The Center for Security Studies engages a large and experienced faculty who are security specialists. They publish regularly in leading scholarly and popular journals, as well as serve as advisers or analysts to leading security organizations and government agencies. Their research examines many contemporary security challenges, such as intelligence reform, comparative counterterrorism, military occupation, global intelligence networks, the intelligence-policy relationship, the role of regional organizations in international peace operations, nuclear programs, and the rise of paramilitary groups.
The prestigious Security Studies Program adjunct faculty builds on this foundation, providing a wide range of first-hand experience to the SSP students. The distinguished adjunct professors’ contribution enables the SSP to stay at the forefront of today’s security issues.
May 21, 2013
Longtime and now-retired SSP adjunct professor Michael Mazarr (NSSP'89) has published the results of extensive research into "A Strategy for a Sustainable National Security Posture." Members of the Strategy Study Group that helped compose the report include current SSP adjuncts T.X. Hammes and Thomas Lynch, as well as former SSP Associate Director Bernard Finel.learn more
May 21, 2013
Associate Director David Maxwell, in response to increasingly frequent arguments that the "war on terror" concept is played out or obsolete, suggests a different prism through which to analyze Al Qaeda: unconventional warfare, which the group is waging against the United States and its allies. "In so doing we can then commence on developing a counter-unconventional warfare strategy and with that strategy employ the right means and ways to achieve our ends which must be the defeat of specified threats that are waging unconventional war," argues Maxwell.learn more
May 13, 2013
Professor Colin Kahl, together with current SSP student Raj Pattani and CNAS Research Associate Jacob Stokes, has published a report that details a comprehensive strategy for containing a nuclear-armed Iran. Such planning and preparation is needed, they say, "not because the United States wants to take this path, but because it may eventually become the only path left."learn more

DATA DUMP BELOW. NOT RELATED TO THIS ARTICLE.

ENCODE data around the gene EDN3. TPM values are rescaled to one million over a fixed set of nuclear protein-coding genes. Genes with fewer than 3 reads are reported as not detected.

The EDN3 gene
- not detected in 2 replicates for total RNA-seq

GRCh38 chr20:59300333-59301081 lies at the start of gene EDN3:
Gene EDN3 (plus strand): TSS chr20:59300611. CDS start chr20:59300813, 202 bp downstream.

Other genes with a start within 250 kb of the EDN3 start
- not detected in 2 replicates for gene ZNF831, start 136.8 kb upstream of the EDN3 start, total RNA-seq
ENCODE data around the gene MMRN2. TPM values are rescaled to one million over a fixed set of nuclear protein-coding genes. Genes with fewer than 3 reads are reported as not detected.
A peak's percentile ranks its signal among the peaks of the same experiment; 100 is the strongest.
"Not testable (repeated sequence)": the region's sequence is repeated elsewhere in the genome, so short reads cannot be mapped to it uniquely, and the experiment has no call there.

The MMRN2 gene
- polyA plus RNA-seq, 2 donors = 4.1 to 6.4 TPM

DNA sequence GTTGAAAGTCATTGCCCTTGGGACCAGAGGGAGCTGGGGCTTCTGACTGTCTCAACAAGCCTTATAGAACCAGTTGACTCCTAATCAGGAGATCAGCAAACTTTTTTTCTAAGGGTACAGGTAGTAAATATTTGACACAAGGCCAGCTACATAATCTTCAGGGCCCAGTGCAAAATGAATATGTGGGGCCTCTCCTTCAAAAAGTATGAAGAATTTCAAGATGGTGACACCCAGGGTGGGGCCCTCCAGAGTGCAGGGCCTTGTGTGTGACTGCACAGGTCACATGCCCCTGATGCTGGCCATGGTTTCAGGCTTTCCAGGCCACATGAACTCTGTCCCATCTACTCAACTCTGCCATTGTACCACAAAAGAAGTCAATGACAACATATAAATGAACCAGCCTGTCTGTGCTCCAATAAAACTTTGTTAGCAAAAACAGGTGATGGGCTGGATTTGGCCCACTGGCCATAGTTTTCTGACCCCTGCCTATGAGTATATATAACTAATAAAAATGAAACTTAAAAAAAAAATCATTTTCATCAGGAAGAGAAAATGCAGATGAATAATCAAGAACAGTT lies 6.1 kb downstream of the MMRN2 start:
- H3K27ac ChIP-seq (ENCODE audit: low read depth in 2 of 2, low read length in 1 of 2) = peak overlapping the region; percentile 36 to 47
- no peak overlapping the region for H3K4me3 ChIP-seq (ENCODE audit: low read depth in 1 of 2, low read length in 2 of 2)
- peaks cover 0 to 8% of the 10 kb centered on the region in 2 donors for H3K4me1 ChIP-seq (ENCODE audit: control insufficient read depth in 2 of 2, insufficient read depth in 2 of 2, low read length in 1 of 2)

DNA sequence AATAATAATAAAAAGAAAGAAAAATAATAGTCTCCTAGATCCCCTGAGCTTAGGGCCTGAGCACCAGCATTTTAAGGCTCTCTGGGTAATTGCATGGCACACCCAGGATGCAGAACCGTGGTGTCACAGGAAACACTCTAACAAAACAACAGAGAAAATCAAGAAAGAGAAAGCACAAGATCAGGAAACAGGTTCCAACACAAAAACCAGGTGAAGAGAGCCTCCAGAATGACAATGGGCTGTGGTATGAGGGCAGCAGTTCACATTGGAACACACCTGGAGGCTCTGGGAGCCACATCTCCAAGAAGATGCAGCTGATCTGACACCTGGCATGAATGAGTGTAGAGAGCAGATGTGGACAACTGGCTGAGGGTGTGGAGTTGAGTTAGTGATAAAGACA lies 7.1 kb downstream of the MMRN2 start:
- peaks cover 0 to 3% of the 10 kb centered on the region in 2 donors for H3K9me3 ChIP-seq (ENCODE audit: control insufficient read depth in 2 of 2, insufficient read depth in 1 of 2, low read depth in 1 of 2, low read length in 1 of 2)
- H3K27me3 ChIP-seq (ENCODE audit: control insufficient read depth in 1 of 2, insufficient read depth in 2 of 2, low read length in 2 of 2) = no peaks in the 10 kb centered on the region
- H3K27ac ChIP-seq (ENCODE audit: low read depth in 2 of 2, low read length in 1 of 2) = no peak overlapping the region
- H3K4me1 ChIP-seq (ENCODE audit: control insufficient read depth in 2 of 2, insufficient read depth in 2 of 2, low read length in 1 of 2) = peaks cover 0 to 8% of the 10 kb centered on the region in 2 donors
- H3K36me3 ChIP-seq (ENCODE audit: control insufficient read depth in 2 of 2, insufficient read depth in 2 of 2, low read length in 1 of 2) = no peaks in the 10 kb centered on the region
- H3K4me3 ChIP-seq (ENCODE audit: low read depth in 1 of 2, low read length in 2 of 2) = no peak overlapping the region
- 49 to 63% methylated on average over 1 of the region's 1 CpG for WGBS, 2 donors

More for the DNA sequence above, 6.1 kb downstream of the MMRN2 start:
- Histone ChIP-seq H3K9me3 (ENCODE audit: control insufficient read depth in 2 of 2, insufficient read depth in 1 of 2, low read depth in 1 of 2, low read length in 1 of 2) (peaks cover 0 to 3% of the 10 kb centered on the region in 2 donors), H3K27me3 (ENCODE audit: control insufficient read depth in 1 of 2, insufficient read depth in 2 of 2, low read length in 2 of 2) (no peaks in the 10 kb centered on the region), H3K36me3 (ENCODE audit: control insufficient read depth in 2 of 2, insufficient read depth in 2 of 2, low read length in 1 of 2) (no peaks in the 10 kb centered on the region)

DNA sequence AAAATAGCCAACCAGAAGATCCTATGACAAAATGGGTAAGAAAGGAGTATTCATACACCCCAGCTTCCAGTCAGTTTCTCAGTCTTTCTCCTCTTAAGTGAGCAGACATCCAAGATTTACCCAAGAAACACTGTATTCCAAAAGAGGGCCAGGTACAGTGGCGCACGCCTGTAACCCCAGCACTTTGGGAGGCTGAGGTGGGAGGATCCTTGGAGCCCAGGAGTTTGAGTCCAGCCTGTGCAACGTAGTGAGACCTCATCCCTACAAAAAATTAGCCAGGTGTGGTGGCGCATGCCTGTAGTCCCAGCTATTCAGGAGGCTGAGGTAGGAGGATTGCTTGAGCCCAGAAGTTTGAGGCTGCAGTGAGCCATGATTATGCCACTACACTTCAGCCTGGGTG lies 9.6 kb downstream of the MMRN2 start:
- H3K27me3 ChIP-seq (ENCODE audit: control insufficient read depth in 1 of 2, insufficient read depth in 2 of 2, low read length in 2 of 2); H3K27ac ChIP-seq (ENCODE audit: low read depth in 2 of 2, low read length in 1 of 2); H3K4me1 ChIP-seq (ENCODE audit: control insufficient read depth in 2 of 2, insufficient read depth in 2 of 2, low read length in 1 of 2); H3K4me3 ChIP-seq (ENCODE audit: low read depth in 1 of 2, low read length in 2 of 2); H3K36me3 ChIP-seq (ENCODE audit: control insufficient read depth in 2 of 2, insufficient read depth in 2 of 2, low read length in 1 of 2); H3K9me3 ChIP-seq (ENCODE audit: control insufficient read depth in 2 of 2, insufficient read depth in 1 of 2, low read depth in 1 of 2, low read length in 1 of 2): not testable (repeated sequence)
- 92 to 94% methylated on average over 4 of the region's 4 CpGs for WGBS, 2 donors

May 4, 2013
Professor Daniel Byman argues against setting red lines and ultimatums in a cautionary piece in The New York Times. "In practice, red lines often create perverse incentives and encourage the enemy to continue aggression even as it avoids a red line," warns Dr. Byman. He highlights the U.S. response - or lack of response - in the ongoing Syrian conflict as a prime example of the perils of declaring red lines.learn more
April 30, 2013
Director of Teaching Robert Egnell has published his recommendations for reducing the friction between military and civilian authorities overseeing complex operations. Writing in a special issue of the journal Small Wars & Insurgencies, Professor Egnell "seeks to answer more specific questions about when coordination is necessary for effectiveness, what its aims are, what actors need to be involved, and to what extent and at what level of command the actors need to be coordinated."learn more